No 6 District Police Training Centre, Nutfield

1965: The First Course, No. 6 District Police Training Centre Nutfield: Ken Hewitt: I joined the Surrey Constabulary in late 1965. I had seen an advert in the Surrey Herald to join the police, which included that 'Free housing would be provided'. Although happily living with my in-laws at the time and on the council waiting list, this was a very attractive offer, along with the desire to change my career; so I applied.

Part of the recruiting process was an entrance exam that I took at Egham Police Station one evening, English, arithmetic and general knowledge. I must have passed as I moved onto the next stage. I then had to attend an interview at Mount Browne. I drove there one morning in my old Standard 8 and parked in front of the main building in a space that is now reserved for the Chief Constable.

I must have passed that also as the next stage was to speak to a recruiting sergeant, I believe he was called George Ball. He was mainly interested in which sports I played, not what other qualifications I had. In the afternoon the new recruits had to go into Guildford to a doctor's surgery for a physical examination.

We had been instructed to take a specimen with us. One of the recruits had forgotten his specimen and was panicking. I suggested he pop into a chemist and buy a bottle of aspirin and use that bottle. When he subsequently produced his specimen at the doctors he had not rinsed the bottle out and it had thick aspirin sediment in it. He was still accepted and served out his thirty years!

I was finally notified I had been accepted and told to attend the old police station in Woodbridge Road, Guildford where the clothing stores were located. We were the first intake that was being issued with the new tunics that had an integral belt. We had to provide a pair of boots. I obtained mine from an army surplus store. I was the only one in my class who had boots with toecaps, (no one specified no toe caps in the joining instructions), but mine polished up really well.

I was sent to Nutfield DPTC. We were the first intake at this converted country house. 'Holmesdale' had originally been the family home of the Maws family (chemists), it had also been a nurse's training school and during that time an accommodation block was built at the rear. I was lucky to be posted to one of those rooms, rather than the barracks rooms, where only two shared the room. Here I met my room mate and friend, Mick Brimblecombe who had to put up with me sharing the room for the thirteen week course we endured.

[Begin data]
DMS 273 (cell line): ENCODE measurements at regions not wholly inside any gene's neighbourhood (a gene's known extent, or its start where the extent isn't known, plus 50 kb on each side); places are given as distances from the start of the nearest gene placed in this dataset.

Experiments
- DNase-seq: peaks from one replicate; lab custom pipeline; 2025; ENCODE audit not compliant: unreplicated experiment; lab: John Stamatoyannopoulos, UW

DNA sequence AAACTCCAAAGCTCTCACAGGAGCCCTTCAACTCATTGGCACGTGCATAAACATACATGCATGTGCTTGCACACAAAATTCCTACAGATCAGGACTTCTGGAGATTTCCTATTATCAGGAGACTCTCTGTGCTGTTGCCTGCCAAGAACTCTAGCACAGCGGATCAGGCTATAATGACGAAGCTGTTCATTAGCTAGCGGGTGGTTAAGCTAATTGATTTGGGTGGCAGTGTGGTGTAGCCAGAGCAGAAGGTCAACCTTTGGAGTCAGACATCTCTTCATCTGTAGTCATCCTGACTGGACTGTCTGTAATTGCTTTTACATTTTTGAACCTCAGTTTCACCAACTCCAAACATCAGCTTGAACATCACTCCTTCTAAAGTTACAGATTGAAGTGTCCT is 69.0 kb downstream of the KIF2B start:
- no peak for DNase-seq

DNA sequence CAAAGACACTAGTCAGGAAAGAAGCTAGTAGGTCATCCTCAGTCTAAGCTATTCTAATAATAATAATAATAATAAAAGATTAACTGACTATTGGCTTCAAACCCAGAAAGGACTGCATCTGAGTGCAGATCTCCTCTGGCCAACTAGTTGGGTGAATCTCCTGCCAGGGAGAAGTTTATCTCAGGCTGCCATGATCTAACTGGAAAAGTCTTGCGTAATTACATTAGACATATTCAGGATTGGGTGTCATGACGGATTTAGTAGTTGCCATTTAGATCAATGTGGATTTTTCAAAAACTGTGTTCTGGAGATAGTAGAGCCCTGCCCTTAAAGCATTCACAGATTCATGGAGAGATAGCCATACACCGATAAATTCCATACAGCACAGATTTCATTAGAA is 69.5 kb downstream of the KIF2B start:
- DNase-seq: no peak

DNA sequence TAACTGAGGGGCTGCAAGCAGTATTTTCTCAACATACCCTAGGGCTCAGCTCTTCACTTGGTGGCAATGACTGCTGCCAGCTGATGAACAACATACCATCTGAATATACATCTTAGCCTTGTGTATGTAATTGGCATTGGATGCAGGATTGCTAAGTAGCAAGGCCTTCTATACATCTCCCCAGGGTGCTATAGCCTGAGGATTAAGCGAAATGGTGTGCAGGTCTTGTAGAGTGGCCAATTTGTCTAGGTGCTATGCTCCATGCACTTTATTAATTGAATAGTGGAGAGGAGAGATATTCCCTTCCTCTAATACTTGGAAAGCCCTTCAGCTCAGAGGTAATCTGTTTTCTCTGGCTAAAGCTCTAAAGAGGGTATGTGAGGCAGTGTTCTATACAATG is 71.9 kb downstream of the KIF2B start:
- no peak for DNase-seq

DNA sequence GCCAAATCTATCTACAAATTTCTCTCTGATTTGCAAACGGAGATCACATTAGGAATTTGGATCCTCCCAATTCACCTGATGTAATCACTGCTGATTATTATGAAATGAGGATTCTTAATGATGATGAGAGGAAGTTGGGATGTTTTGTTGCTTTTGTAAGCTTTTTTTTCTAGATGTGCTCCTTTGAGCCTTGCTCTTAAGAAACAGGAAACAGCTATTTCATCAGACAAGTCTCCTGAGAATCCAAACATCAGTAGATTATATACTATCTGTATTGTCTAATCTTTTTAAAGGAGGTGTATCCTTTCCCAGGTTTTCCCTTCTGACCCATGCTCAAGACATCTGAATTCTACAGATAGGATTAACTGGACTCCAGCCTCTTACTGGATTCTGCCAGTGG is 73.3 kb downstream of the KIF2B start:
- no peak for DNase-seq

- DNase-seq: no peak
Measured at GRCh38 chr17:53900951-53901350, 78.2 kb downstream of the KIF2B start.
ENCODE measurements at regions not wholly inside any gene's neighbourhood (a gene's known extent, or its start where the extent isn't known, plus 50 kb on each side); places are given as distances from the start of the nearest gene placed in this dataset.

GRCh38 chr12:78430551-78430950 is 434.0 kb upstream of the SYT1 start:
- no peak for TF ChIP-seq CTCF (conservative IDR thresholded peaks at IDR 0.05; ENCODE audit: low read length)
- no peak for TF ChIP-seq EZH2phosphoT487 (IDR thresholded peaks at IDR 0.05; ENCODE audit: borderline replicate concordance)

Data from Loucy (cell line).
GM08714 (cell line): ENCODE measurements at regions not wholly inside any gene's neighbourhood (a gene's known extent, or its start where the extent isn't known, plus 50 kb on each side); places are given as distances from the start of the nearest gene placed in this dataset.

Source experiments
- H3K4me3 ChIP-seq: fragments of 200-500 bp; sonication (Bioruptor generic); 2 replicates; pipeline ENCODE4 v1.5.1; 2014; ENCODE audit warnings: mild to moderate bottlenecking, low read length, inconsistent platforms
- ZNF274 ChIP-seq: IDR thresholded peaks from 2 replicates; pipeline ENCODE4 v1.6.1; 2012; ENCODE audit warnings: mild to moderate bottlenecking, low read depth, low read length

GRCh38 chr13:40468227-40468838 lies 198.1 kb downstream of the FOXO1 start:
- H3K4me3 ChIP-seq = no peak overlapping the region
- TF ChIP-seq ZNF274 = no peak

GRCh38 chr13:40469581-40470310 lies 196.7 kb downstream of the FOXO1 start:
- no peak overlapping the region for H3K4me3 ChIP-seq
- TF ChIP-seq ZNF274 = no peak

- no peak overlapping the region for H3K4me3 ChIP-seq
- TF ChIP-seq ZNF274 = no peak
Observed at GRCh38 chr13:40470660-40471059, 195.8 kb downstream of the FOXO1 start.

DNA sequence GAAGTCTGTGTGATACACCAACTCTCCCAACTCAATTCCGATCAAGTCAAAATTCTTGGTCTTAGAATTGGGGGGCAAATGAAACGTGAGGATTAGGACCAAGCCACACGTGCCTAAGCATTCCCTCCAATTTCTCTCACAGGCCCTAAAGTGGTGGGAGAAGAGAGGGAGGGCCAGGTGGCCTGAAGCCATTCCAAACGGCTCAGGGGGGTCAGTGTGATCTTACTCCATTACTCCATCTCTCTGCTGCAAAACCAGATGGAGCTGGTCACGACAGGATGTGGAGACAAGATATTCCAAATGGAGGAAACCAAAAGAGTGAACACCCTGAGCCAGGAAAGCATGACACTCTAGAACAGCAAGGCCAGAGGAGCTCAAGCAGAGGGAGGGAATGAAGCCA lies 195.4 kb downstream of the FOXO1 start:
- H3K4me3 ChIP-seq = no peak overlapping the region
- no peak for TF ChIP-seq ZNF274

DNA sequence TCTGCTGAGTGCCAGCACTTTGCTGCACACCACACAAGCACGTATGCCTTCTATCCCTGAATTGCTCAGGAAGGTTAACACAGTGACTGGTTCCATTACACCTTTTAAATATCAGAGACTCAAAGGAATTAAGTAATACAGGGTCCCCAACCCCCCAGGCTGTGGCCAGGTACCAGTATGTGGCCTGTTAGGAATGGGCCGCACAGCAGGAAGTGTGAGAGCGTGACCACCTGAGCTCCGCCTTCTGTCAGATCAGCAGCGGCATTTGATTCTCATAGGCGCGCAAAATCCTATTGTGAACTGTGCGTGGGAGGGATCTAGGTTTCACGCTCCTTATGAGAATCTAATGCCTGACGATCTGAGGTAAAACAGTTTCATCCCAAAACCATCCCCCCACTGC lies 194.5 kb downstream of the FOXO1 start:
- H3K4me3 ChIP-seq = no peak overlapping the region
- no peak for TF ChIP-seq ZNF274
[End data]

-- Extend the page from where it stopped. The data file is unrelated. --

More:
Many of the recruits had to live in the large rooms turned into dormitories with very few amenities; twelve to fifteen to a room. Luckily there were a large number of ex-service chaps who were used to barracks living but for the others it was quite a culture shock.

Surrey recruits were not allowed to use their own cars for the initial journey to the DPTC. We had to travel by train from Guildford, arriving on a dank Sunday winter evening at Redhill railway station. We were taken by coach to the centre and provided with an evening meal.

I was walking from the dining hall back along the corridor with Mick when he asked one of the sergeants what we should do next. "Do, Do, I don't care what you do. You can swing from the rafters if you like." I will never forget Mick's hurt expression to what was a genuine question.

This was our first introduction to Surrey's contribution to the school, Sergeant Owen Allard. It was all part of Owen's plan to toughen us all up to take on the role of PC. He came across as hard and horrible but actually his intention was always to help us all get through the training and make us ready for the job. He said if we could get through the tough training, the job itself was a doddle!

Owen would shout and rant in class but when he met you one-to-one he was great. He would ask if you were doing OK, how was the family? Have you got any worries? He was a real father figure. Next time you met him in the class he would be back to his act of shouting and threatening. I don't suppose this would be accepted these days but it certainly paid off for all of us in his class.

The food was excellent, (for the first few weeks), it was then discovered that the cook had spent all the food allocation in the first month, leaving next to nothing for the next two months. We then lived on very poor rations, mainly it seemed sausage, mash and tinned tomatoes. (We called it Train Smash.)